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UK grants refugee status to Maldives ex-President Mohamad Nasheed

With many Maldivian Opposition leaders there, he intends to form a coalition and press their case in global fora.

May 23, 2016 08:52 pm | Updated November 26, 2021 10:23 pm IST - LONDON:

Former Maldives President Mohamad Nasheed, who was allowed to travel to London to seek medical treatment by the government of President Abdulla Yameen in January this year, has been granted refugee status by the United Kingdom.

The former President – the first democratically elected head of state of the troubled island nation – was convicted and jailed in the Maldives in 2012 after a trial that attracted international criticism, including from the United Nations Group on Arbitrary Detention.

‘Yameen jails every Opposition leader’

"President Yameen has jailed every opposition leader and cracked down on anyone who dares to oppose or criticise him. In the past year, freedom of the press, expression and assembly have all been lost. Given the slide towards authoritarianism in the Maldives, myself and other opposition politicians feel we have no choice but to work from exile -- for now," Mr. Nasheed said in a statement.

In a telephone interview with The Hindu from his residence in London, Mr. Nasheed spoke of his plans for building a coalition of Maldivian opposition forces in exile in Britain, and of pressing their case in international forums.

‘See what can be done from outside’

“The advice that I have received is that it would be best to stay away from jail, and then see what can be done while being outside,” the former President said.

When asked if his refugee status would serve the purposes of the Yameen regime very well by conveniently removing a focal point of opposition to the government from the country, Mr. Nasheed said he did not think his physical absence would result in the weakening of opposition to Mr. Yameen.

“I don’t think the resolve of the people of the Maldives for freedom and democracy, and good governance, is that weak,” he said.

The former President, who is still under treatment in London for spinal injuries suffered during detention, said that his position was far stronger than it was when he sought and was granted asylum in Britain in 2004. “In 2004, we were able to organize ourselves into a political entity as a political party. We were able to galvanise the people into political activism, amend the constitution and get back home, get the party going and then have our first free and fair elections,” Mr. Nasheed said.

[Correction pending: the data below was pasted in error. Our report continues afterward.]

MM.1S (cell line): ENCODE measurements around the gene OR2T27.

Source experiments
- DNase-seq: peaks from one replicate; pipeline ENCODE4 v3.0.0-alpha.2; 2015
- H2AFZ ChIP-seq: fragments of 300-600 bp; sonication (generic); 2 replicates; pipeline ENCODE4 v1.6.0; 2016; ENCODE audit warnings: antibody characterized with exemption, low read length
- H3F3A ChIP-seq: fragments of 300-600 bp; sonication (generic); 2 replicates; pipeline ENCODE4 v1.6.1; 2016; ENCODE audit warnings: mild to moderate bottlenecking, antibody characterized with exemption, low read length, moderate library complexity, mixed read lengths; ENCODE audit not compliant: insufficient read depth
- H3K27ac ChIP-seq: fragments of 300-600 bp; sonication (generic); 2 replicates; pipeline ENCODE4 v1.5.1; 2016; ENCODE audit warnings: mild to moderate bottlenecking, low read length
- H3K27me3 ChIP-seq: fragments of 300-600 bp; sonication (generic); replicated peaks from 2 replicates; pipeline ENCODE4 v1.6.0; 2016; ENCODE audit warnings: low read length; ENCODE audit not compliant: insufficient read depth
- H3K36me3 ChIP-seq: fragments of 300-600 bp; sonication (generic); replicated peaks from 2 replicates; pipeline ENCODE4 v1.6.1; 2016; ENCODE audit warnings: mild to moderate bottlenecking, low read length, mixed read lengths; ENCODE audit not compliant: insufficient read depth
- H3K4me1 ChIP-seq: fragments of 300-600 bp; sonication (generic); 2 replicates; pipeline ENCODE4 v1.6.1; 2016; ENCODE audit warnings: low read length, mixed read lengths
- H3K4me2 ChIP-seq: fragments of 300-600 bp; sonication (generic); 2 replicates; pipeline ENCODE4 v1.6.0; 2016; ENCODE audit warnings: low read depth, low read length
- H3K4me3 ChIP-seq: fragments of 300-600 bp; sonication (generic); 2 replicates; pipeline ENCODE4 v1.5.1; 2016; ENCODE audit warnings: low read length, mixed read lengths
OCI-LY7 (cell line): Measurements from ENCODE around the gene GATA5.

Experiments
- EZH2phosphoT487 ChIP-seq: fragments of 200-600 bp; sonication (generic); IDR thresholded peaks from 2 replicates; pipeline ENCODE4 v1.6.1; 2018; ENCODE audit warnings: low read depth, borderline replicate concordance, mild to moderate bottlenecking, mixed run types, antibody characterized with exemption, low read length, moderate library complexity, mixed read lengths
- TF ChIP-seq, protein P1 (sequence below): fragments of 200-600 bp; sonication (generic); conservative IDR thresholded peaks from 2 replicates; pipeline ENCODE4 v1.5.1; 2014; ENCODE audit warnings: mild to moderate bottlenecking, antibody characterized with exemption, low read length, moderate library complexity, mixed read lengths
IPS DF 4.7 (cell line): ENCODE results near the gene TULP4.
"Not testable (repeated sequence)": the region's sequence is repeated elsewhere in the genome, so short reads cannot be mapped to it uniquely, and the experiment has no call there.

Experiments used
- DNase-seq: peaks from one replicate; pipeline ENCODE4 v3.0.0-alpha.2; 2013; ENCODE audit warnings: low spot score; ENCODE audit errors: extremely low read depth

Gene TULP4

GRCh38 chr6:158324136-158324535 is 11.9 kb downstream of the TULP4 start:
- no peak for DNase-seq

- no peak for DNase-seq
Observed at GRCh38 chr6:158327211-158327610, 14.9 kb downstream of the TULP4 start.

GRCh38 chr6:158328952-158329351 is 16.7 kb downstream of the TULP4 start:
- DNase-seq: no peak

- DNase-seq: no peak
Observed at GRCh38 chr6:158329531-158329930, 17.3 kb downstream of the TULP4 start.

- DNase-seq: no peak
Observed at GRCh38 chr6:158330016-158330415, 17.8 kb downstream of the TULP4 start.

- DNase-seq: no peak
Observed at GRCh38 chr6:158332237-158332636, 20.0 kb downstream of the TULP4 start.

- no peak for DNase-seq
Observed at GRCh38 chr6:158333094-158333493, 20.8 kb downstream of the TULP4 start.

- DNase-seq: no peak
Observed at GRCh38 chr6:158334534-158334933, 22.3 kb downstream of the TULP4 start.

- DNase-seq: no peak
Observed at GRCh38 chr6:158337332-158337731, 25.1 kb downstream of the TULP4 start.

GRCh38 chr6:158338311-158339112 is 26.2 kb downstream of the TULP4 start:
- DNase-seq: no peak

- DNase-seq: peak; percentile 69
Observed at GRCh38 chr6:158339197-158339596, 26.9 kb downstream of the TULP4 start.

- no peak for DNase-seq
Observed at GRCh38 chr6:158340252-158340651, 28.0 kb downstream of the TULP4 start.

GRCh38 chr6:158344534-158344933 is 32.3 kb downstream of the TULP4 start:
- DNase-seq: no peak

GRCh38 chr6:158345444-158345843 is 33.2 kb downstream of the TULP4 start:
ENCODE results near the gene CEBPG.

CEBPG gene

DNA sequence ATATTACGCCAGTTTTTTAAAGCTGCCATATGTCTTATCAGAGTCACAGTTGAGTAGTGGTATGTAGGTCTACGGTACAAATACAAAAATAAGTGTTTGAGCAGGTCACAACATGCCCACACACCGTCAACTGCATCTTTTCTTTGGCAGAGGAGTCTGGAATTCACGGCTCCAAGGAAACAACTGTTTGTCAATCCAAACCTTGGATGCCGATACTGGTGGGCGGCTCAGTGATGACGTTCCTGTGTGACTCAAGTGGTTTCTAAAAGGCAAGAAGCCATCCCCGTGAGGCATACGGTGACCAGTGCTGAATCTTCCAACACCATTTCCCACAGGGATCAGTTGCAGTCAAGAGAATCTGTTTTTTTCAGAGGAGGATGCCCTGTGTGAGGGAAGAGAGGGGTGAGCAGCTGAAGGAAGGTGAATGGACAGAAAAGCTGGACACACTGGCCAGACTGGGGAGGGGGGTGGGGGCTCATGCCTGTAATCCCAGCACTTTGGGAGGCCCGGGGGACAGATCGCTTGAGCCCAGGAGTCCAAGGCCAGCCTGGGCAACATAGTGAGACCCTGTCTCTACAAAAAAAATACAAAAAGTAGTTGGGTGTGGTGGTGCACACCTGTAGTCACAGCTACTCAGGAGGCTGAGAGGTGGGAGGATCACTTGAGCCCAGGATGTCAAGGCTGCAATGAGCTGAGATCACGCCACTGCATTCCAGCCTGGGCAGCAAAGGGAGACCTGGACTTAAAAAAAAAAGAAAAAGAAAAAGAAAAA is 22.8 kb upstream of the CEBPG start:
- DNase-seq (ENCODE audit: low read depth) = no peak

‘Opposition is stronger now’

Today, the unity of the opposition is “far, far stronger” than it was in 2004. “Today we have a wider platform or coalition that we think will come to a definite understanding in exile,” he said, adding that he and his party, the Maldives Democratic Party are “in conversation” with other parties like the Jumhooree Party and former Vice-President Mohamed Jameel Ahmed.

There are many Maldivian opposition leaders in exile in the UK, he said. “They all have supporters back at home, and so if we can group ourselves as an entity in exile that would assist the people in the Maldives struggling for democracy.” He disclosed that Mr. Jameel Ahmed is willing to lead such an exile entity. “We also have deputy leaders and leaders from some of the parties, and a number of others having to live abroad. We can come up with a very strong and credible organisation abroad and must explore all the avenues and options that we have.”

Taking Maldives’ case to U.N. and other fora

Mr. Nasheed also spoke of his resolve to take Maldives’s case to “multinational institutions like the United Nations and other international judicial forums,” while lobbying with individual governments, particularly those in the Indian Ocean region for recognition of the new entity in exile.

India, he hoped, would view his efforts “in a favourable light and engage with such a grouping, which would be in the best interest of the people of the Maldives and the Indian Ocean at large.”

Peeved at C’Wealth Secretariat

Mr. Nasheed expressed his disappointment at the weak resolve of the Commonwealth Secretariat in supporting the cause of Maldives, alleging that it has “failed to impress upon the government of Maldives the need for reform.”

“I think the Commonwealth Secretariat is being very childish in hiding behind semantics. They refuse to say if the Maldives issue is in the formal agenda, even while the Commonwealth Ministerial Action Group says it is.”

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